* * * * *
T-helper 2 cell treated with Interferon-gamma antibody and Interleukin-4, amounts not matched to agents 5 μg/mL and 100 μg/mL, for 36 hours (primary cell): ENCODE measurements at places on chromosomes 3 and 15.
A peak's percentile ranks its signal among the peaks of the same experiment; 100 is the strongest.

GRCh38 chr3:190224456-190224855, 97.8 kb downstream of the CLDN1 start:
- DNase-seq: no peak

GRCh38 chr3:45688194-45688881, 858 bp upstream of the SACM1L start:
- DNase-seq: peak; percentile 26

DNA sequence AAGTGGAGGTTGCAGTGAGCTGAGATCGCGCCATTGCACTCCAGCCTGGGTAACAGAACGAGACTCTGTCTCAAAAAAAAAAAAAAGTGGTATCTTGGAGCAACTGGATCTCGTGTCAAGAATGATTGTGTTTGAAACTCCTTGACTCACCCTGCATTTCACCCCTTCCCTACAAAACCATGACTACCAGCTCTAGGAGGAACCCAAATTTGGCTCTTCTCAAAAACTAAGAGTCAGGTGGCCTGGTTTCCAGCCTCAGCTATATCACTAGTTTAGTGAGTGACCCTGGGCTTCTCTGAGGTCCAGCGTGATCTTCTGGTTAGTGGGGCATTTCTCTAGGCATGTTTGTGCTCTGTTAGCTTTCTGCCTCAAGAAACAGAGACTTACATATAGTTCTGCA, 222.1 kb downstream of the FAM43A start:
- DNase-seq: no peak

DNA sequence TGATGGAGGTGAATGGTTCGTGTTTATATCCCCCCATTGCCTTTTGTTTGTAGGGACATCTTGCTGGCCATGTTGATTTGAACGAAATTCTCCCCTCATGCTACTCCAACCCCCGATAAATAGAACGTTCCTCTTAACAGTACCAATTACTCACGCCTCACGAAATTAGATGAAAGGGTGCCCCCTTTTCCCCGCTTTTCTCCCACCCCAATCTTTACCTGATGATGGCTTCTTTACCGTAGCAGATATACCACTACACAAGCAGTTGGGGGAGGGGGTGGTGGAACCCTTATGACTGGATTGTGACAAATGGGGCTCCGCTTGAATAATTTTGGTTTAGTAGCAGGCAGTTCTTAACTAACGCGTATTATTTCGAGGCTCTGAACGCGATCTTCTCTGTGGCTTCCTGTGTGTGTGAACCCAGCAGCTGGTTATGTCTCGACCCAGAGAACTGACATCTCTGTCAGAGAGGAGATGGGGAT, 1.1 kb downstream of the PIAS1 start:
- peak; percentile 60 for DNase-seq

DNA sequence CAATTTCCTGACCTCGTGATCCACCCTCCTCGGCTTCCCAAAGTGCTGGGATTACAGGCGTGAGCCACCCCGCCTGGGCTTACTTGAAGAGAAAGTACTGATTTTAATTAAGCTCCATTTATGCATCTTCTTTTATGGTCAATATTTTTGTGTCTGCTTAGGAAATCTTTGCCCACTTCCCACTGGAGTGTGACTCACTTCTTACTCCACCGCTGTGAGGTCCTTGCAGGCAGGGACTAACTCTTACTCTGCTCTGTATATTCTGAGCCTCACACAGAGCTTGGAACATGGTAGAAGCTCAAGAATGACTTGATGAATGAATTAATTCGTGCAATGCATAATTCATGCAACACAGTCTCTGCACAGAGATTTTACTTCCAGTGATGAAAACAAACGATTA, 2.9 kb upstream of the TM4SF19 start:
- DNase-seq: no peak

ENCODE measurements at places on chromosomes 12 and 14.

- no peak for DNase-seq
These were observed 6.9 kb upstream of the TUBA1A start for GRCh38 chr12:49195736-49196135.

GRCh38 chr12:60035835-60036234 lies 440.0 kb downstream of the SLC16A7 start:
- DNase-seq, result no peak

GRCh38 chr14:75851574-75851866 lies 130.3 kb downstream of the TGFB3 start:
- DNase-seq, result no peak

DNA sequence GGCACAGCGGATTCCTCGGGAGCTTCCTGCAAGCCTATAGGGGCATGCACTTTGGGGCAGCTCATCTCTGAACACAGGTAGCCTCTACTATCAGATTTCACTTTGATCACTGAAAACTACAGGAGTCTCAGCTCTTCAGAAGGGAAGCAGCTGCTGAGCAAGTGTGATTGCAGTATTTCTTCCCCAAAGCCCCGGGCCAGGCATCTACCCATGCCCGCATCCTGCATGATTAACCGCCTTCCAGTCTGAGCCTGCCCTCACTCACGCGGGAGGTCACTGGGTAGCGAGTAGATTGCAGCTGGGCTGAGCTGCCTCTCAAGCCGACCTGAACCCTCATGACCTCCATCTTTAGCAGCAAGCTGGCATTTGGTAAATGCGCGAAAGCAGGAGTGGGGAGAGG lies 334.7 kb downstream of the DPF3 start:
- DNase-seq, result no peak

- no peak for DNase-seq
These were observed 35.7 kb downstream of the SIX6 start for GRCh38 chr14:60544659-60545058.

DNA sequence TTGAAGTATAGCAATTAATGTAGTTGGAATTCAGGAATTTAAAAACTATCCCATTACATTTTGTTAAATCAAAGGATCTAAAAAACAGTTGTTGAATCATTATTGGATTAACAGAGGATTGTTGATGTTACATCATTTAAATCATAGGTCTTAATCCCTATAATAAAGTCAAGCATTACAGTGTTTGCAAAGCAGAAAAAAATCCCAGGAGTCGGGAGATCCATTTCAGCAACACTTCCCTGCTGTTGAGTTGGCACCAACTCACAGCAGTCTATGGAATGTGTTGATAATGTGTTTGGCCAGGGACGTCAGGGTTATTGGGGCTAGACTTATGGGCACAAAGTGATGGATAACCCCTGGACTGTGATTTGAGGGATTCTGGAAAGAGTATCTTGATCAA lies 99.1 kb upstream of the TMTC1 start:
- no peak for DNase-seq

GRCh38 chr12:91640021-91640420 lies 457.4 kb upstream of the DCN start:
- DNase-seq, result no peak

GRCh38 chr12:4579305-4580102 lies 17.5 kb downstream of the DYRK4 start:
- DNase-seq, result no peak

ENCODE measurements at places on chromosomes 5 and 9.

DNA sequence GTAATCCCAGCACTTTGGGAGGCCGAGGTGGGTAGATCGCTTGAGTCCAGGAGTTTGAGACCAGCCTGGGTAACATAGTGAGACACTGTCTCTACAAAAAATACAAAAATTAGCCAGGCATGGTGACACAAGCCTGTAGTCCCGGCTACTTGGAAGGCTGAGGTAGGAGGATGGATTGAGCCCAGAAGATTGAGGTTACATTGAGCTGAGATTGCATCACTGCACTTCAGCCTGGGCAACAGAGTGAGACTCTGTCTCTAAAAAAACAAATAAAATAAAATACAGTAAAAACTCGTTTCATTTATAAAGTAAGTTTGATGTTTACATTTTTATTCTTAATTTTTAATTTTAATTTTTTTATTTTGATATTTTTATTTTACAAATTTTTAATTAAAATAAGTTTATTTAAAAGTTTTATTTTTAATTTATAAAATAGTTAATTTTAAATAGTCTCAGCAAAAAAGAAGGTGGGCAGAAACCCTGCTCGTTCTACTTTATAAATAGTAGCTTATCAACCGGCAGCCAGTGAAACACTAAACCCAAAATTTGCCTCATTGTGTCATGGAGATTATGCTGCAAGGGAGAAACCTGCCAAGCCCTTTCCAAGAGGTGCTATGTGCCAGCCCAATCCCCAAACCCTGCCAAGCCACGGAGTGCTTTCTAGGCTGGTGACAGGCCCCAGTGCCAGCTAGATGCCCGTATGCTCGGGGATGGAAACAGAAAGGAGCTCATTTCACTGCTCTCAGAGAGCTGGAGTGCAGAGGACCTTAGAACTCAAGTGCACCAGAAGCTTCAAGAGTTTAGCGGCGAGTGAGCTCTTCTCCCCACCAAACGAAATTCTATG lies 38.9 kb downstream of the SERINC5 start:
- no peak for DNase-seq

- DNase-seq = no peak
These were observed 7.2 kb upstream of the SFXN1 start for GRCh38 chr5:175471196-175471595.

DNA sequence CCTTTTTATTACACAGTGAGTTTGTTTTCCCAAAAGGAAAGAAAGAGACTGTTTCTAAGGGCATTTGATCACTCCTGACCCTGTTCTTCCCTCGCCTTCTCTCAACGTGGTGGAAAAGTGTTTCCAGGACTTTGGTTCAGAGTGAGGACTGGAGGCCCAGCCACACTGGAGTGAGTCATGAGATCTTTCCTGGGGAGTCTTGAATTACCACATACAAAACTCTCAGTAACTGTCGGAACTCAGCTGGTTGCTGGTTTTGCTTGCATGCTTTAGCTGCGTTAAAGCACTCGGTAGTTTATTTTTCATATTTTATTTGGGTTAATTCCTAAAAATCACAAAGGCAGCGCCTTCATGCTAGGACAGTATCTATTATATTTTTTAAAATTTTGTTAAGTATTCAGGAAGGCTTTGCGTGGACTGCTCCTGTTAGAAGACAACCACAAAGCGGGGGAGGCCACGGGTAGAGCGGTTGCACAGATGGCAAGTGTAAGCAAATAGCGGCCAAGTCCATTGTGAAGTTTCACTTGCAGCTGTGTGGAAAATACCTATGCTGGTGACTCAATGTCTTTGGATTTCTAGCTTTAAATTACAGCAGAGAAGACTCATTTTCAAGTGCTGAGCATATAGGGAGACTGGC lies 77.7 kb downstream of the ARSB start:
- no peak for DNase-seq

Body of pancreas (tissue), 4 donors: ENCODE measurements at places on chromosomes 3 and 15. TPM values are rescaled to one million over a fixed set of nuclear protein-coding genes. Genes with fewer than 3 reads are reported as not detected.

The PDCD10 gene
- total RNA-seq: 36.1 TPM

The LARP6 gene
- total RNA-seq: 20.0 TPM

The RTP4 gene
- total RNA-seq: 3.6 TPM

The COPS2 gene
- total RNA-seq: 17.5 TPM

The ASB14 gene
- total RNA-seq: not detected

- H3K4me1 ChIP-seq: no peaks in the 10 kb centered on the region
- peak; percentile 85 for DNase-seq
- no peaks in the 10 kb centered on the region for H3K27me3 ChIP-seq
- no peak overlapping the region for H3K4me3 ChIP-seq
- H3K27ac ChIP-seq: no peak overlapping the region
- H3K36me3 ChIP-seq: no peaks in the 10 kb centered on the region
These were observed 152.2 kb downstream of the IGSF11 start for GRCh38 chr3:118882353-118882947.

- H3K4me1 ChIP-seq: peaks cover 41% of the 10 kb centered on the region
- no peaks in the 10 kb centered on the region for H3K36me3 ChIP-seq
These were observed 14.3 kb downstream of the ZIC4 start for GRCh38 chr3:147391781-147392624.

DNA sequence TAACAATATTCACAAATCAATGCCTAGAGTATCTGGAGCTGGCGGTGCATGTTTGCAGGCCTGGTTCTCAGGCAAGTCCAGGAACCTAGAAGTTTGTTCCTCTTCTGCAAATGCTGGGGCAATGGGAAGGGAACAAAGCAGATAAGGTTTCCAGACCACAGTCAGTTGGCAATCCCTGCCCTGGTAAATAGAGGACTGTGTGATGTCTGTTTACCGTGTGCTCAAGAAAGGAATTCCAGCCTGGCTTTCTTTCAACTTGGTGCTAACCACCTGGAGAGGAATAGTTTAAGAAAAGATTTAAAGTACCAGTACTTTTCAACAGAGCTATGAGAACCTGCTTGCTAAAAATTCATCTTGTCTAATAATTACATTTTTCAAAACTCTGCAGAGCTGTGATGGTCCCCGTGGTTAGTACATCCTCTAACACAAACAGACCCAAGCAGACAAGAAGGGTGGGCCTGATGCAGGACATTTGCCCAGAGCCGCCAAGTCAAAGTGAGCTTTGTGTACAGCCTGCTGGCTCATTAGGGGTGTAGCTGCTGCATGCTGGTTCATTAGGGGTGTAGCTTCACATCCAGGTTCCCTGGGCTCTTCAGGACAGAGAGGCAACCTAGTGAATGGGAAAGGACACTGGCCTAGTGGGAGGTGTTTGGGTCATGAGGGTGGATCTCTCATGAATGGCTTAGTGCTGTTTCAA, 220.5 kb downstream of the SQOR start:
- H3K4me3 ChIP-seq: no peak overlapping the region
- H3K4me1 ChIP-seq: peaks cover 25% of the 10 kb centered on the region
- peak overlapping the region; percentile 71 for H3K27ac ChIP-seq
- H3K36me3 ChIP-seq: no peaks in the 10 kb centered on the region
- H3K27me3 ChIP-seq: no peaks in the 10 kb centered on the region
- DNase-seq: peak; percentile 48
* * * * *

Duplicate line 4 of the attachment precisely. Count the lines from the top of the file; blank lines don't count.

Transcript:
- DNase-seq: no peak